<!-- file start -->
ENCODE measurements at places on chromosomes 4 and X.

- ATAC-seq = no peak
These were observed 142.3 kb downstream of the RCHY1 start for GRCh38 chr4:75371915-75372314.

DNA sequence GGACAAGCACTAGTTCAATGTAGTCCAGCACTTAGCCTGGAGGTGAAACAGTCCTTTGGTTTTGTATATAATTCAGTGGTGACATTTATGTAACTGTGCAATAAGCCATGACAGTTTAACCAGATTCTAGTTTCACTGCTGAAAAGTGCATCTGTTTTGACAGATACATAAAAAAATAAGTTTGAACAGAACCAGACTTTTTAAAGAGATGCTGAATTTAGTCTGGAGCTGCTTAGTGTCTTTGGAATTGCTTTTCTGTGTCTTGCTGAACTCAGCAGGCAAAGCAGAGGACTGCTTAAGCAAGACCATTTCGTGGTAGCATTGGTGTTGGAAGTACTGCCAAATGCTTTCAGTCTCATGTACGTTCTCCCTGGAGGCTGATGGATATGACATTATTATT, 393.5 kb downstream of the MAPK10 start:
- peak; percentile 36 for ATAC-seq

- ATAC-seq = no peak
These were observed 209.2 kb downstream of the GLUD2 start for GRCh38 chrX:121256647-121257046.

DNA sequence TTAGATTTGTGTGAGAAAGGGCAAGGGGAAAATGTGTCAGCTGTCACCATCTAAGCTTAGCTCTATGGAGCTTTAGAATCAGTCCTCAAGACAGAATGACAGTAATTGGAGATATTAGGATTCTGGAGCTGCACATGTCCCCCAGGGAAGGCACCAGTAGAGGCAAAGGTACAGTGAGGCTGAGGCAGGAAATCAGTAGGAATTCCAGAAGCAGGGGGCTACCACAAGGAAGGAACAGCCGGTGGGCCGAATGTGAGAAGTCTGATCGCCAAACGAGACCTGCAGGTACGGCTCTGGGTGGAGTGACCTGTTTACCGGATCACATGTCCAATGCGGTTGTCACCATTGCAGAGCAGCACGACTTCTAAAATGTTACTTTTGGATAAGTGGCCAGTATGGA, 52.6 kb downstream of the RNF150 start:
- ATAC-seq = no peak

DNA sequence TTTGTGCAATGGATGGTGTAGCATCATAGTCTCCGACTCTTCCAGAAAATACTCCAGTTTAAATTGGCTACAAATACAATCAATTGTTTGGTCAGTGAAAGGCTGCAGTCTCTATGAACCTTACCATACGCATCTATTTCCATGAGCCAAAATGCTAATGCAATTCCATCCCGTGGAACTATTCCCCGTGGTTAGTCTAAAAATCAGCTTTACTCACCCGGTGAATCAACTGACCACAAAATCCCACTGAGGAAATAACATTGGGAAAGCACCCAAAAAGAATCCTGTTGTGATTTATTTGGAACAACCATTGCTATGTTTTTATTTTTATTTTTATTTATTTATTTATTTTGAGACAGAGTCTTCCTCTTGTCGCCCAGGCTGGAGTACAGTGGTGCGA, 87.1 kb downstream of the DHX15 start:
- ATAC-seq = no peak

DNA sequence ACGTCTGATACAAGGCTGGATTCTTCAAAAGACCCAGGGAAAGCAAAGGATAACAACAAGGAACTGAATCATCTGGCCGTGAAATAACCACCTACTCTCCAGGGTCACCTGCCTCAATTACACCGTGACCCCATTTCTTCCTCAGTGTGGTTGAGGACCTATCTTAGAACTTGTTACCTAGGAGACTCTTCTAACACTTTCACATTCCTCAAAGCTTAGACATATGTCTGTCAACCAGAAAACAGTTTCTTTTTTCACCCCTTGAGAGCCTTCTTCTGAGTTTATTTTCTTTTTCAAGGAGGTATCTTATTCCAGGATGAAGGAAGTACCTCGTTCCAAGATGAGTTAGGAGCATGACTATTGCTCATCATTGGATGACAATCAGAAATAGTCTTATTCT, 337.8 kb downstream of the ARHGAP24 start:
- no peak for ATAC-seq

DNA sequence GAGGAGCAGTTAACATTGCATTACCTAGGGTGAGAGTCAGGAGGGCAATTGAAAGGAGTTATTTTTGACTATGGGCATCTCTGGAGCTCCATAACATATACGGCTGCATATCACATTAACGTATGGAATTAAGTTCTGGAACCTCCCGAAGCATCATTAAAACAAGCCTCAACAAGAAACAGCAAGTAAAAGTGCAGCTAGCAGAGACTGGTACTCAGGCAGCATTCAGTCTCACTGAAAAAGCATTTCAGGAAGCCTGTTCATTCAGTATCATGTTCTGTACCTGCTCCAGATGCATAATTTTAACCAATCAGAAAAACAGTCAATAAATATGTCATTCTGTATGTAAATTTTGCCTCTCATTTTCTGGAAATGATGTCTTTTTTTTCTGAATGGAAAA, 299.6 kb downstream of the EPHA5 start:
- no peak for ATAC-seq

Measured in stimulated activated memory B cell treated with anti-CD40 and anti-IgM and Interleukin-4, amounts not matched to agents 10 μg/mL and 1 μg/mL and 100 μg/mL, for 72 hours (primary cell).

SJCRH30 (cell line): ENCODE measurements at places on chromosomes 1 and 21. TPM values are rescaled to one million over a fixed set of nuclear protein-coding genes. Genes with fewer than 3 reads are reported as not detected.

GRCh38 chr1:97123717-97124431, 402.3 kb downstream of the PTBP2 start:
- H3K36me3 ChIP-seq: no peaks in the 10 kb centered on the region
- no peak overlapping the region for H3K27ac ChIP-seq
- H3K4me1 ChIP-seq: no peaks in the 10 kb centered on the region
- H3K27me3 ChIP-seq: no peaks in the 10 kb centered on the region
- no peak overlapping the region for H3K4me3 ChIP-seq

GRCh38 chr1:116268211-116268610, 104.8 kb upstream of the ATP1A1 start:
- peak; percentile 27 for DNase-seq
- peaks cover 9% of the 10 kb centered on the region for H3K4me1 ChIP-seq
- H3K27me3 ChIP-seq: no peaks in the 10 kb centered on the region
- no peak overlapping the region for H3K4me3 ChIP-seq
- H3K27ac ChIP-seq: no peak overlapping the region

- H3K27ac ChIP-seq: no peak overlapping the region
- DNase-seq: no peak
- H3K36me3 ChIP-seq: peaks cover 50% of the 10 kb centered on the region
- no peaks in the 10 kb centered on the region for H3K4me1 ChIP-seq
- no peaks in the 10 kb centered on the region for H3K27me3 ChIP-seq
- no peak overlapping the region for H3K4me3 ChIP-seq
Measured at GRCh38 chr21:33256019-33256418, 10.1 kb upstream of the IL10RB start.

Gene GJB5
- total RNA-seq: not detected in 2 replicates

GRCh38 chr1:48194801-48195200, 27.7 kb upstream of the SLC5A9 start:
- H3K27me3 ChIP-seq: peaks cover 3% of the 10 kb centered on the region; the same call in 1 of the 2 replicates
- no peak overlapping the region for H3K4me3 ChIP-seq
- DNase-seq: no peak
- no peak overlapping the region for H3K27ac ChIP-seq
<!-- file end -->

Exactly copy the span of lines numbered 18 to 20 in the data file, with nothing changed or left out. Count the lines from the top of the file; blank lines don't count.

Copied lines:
GRCh38 chr1:97123717-97124431, 402.3 kb downstream of the PTBP2 start:
- H3K36me3 ChIP-seq: no peaks in the 10 kb centered on the region
- no peak overlapping the region for H3K27ac ChIP-seq